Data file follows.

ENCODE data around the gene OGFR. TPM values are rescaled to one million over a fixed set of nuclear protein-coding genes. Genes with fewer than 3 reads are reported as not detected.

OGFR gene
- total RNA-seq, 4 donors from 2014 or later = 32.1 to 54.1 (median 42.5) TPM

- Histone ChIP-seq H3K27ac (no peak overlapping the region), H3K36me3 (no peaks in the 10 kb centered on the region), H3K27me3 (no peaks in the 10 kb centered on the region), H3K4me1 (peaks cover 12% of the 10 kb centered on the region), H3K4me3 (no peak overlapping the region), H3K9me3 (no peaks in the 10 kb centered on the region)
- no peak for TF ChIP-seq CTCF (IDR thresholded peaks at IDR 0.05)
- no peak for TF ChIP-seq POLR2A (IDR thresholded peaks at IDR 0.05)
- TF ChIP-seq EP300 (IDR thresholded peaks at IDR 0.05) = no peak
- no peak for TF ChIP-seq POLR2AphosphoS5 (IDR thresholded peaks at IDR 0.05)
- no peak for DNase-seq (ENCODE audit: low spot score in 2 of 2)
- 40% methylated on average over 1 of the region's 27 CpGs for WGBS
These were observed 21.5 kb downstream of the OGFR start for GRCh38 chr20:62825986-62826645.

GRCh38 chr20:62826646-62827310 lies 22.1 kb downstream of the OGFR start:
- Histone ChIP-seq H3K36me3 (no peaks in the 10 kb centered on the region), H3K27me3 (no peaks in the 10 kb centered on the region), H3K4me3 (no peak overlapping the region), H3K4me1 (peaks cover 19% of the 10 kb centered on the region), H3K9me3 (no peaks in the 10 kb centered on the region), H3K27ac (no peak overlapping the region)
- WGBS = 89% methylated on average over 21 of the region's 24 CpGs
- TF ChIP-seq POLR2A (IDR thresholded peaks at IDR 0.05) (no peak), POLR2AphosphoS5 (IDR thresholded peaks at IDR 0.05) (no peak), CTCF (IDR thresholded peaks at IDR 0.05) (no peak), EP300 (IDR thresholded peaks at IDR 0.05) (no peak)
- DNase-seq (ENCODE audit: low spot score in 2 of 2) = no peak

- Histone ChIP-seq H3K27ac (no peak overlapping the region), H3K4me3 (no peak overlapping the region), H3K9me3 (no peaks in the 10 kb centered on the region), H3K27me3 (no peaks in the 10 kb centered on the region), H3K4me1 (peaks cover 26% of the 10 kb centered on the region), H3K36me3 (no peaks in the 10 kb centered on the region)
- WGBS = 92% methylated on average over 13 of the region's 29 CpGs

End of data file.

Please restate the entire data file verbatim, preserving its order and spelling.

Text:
ENCODE data around the gene OGFR. TPM values are rescaled to one million over a fixed set of nuclear protein-coding genes. Genes with fewer than 3 reads are reported as not detected.

OGFR gene
- total RNA-seq, 4 donors from 2014 or later = 32.1 to 54.1 (median 42.5) TPM

- Histone ChIP-seq H3K27ac (no peak overlapping the region), H3K36me3 (no peaks in the 10 kb centered on the region), H3K27me3 (no peaks in the 10 kb centered on the region), H3K4me1 (peaks cover 12% of the 10 kb centered on the region), H3K4me3 (no peak overlapping the region), H3K9me3 (no peaks in the 10 kb centered on the region)
- no peak for TF ChIP-seq CTCF (IDR thresholded peaks at IDR 0.05)
- no peak for TF ChIP-seq POLR2A (IDR thresholded peaks at IDR 0.05)
- TF ChIP-seq EP300 (IDR thresholded peaks at IDR 0.05) = no peak
- no peak for TF ChIP-seq POLR2AphosphoS5 (IDR thresholded peaks at IDR 0.05)
- no peak for DNase-seq (ENCODE audit: low spot score in 2 of 2)
- 40% methylated on average over 1 of the region's 27 CpGs for WGBS
These were observed 21.5 kb downstream of the OGFR start for GRCh38 chr20:62825986-62826645.

GRCh38 chr20:62826646-62827310 lies 22.1 kb downstream of the OGFR start:
- Histone ChIP-seq H3K36me3 (no peaks in the 10 kb centered on the region), H3K27me3 (no peaks in the 10 kb centered on the region), H3K4me3 (no peak overlapping the region), H3K4me1 (peaks cover 19% of the 10 kb centered on the region), H3K9me3 (no peaks in the 10 kb centered on the region), H3K27ac (no peak overlapping the region)
- WGBS = 89% methylated on average over 21 of the region's 24 CpGs
- TF ChIP-seq POLR2A (IDR thresholded peaks at IDR 0.05) (no peak), POLR2AphosphoS5 (IDR thresholded peaks at IDR 0.05) (no peak), CTCF (IDR thresholded peaks at IDR 0.05) (no peak), EP300 (IDR thresholded peaks at IDR 0.05) (no peak)
- DNase-seq (ENCODE audit: low spot score in 2 of 2) = no peak

- Histone ChIP-seq H3K27ac (no peak overlapping the region), H3K4me3 (no peak overlapping the region), H3K9me3 (no peaks in the 10 kb centered on the region), H3K27me3 (no peaks in the 10 kb centered on the region), H3K4me1 (peaks cover 26% of the 10 kb centered on the region), H3K36me3 (no peaks in the 10 kb centered on the region)
- WGBS = 92% methylated on average over 13 of the region's 29 CpGs